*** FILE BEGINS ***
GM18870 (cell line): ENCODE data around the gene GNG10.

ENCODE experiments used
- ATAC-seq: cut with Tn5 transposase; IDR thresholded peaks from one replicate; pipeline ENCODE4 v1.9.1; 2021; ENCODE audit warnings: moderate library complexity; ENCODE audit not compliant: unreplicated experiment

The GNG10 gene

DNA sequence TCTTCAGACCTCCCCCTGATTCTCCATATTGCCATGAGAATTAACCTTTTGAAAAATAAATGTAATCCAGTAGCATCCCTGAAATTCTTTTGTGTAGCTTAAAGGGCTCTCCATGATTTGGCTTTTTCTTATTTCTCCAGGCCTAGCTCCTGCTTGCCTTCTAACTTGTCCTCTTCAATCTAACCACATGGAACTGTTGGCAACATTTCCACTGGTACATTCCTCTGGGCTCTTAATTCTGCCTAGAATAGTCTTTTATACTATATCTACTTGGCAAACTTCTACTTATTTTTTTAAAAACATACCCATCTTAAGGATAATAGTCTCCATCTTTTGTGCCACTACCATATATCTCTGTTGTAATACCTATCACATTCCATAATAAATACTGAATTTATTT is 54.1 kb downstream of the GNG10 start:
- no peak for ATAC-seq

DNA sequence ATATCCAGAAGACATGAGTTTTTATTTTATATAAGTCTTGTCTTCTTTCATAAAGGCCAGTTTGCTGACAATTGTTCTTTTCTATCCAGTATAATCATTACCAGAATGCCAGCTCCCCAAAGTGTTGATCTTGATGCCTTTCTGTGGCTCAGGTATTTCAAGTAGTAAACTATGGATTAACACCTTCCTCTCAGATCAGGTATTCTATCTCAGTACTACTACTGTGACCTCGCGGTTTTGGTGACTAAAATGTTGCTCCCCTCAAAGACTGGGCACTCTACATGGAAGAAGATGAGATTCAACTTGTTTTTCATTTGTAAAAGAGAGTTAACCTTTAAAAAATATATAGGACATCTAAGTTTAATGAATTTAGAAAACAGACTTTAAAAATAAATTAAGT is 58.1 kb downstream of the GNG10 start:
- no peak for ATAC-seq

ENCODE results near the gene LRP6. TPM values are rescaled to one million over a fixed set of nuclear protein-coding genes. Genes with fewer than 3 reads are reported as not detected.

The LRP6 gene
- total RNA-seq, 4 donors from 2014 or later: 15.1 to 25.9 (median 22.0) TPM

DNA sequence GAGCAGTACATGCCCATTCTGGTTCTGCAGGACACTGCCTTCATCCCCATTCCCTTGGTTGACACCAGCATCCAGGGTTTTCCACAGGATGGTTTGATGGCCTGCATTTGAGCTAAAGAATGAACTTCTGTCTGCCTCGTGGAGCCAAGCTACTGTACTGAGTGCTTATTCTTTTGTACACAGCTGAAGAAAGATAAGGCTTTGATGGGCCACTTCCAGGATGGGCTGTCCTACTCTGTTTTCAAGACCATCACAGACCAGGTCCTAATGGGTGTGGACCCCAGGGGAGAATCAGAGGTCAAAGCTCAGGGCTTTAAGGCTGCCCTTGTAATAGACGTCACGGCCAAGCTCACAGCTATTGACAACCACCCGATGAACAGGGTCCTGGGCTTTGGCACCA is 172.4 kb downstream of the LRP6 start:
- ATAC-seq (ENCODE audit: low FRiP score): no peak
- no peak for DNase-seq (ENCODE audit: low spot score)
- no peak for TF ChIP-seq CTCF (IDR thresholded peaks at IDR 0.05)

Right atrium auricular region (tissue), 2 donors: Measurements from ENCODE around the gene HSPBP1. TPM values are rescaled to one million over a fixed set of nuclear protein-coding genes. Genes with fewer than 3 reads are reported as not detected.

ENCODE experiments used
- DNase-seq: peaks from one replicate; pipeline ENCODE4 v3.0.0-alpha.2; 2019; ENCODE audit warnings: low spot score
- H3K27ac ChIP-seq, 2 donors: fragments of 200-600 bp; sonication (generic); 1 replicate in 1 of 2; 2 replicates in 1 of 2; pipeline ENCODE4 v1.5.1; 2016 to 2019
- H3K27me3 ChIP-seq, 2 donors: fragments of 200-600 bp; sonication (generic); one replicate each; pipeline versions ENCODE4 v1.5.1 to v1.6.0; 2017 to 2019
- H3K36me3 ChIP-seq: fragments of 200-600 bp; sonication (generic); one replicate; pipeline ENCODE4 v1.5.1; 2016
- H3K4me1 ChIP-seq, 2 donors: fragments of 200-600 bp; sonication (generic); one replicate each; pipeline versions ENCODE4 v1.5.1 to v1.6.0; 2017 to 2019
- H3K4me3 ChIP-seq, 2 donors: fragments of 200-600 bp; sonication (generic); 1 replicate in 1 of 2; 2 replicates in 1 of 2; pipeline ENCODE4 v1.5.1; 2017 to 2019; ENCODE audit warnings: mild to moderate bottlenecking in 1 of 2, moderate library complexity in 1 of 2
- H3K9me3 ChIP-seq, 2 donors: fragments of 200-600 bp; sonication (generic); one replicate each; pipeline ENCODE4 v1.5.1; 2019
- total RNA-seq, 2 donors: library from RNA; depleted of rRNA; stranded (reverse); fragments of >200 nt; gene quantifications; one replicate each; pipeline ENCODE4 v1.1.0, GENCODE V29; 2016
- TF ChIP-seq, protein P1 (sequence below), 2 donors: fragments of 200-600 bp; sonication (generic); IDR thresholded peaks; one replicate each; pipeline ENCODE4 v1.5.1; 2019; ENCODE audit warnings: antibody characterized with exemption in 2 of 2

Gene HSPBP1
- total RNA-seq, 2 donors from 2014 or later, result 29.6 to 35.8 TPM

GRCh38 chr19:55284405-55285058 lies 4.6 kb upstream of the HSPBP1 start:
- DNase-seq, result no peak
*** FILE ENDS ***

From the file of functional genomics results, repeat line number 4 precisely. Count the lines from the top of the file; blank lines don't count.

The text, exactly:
The GNG10 gene